Has Our Economy Become Dependant On Bubbles?
from the that-wouldn't-be-good dept
I’ve said in the past that economic bubbles aren’t necessarily a bad thing for the overall economy. Afterall, a bubble (at least one in a productive area, such as technology) tends to get a lot of money thrown at some problems, allowing a variety of innovation to take place very rapidly — effectively throwing a lot of ideas at a wall to see what sticks. The fallout from a bubble popping often harms investors who bet on the wrong players in the bubble, but the fundamental benefit to society is often positive: a lot of infrastructure gets built very, very fast, and the strongest survives (and often buys up leftovers for pennies on the dollar).
However, there are others sides to the story as well. Joel West points to a recent interview of economists Martin Feldstein and Joe Stiglitz, where Stiglitz worries that we’ve built an economy based on bubbles:
Joseph Stiglitz: We had the tech bubble, followed by the housing bubble. But once we fix the recent mess, what will replace these bubbles as the engine for the economy?
Feldstein: What will replace the consumer spending bubble?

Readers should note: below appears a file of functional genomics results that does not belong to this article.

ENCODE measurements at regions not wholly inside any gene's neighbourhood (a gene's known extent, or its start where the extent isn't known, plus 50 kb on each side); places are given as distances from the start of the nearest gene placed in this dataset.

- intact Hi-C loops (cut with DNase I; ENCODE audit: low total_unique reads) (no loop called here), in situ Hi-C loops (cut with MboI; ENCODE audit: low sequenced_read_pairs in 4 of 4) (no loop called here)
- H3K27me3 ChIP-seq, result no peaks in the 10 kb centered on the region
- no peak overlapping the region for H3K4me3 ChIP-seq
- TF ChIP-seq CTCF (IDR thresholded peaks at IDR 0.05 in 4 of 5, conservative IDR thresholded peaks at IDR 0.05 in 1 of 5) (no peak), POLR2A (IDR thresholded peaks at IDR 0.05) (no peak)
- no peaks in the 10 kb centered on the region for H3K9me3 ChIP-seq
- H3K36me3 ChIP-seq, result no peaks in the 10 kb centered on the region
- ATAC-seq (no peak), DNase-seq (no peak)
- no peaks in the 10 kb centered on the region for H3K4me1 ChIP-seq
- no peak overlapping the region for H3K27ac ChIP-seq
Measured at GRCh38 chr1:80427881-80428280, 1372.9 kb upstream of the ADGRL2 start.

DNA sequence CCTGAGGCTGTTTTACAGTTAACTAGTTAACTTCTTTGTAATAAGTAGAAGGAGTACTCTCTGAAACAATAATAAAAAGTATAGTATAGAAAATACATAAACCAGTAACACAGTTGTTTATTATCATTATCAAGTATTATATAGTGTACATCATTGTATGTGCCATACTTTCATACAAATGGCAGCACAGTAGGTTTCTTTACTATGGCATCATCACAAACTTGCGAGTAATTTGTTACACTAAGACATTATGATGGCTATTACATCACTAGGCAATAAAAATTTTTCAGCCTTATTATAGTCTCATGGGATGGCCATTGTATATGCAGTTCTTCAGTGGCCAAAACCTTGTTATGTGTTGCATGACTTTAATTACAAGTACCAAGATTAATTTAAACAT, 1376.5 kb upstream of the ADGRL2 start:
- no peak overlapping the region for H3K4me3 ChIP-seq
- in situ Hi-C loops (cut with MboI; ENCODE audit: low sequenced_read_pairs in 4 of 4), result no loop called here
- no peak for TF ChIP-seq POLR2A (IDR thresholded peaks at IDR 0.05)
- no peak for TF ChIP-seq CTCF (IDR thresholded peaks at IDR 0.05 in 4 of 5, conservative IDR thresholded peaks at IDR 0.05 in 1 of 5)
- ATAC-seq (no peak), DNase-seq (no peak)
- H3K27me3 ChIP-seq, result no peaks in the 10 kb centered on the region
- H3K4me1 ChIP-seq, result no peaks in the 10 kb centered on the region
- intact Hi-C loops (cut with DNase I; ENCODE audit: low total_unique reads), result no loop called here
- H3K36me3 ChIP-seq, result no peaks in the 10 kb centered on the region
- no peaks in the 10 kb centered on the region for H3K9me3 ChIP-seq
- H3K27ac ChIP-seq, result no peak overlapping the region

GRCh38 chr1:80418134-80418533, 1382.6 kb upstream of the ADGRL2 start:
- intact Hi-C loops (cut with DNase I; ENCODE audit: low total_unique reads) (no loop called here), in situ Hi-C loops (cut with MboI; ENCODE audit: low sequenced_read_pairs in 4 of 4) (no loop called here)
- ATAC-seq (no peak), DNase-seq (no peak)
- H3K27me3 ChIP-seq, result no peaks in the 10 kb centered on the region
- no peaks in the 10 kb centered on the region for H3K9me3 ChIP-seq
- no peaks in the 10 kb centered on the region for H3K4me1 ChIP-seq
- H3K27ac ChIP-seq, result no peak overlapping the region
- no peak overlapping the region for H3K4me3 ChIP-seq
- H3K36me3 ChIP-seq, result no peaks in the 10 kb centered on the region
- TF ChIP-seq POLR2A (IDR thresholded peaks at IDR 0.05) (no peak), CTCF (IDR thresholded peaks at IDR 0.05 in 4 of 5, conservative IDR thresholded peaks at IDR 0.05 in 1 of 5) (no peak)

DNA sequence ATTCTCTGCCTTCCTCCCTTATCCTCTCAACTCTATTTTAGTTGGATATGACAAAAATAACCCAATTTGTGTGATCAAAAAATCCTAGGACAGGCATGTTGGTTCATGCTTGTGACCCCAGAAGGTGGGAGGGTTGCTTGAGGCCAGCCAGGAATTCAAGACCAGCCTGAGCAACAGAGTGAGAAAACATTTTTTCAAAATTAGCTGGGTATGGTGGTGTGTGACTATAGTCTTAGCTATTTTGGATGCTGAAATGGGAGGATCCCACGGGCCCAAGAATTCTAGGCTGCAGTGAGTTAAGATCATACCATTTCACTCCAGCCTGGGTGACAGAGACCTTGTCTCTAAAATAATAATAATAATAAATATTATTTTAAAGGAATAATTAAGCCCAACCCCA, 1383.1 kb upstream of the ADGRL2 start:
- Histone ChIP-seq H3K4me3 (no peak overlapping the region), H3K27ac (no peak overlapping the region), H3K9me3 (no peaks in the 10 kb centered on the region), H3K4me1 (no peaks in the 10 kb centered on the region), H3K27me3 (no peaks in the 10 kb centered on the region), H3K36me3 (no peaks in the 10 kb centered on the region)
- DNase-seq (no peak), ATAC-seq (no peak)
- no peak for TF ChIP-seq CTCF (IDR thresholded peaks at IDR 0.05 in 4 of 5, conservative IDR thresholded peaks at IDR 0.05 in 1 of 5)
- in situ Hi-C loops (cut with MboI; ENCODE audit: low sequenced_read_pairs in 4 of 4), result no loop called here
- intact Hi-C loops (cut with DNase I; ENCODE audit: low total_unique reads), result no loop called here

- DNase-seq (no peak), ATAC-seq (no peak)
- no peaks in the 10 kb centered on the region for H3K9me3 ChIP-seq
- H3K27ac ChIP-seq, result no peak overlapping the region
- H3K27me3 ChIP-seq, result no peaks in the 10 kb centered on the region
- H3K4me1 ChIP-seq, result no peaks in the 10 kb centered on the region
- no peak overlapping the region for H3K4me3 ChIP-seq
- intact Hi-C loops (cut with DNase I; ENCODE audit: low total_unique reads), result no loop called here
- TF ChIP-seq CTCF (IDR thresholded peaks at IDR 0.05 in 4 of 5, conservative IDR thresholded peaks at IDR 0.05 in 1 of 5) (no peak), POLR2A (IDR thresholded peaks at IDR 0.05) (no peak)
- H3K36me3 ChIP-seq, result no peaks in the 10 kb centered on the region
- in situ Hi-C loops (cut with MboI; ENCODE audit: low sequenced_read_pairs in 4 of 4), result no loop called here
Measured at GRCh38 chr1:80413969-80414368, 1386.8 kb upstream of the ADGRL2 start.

(Both men): We run the risk of the economy becoming depend on constant stimulus to replace these bubbles.
Stiglitz: I worry that after two years of stimulus, that the economy won’t be going on its own, and then what will we do?
Along those same lines, economist Hal Varian has written, in the Wall Street Journal, a very straightforward and clear explanation of why the economy is stuck in neutral right now. Basically, (and, yes, I’m significantly paraphrasing), there’s no new bubble to invest in, so (as Stiglitz implies above), everyone’s looking for the government stimulus package to basically act as an artificial bubble until such time as a new bubble rises out of the mess. And, for that to happen in a productive way, any sort of “stimulus” needs to create incentives for others to invest in productive, growth-producing parts of the economy, rather than just throwing cash at pork barrel spending projects. This is a pretty fine line to walk (especially since it’s politicians who are working out the details, and they love pork barrel spending).
And, to make matters even scarier, economist David Henderson points out that recent research from economists Christina and David Romer (it’s worth noting that Christina Romer is Obama’s choice to chair the Council of Economic Advisers) suggests that gov’t fiscal policy in an attempt to modify business cycles doesn’t work. In other words, things are going to be pretty messy in the economy for a while, unless we can come up with a productive and useful bubble quickly. Anyone have any suggestions?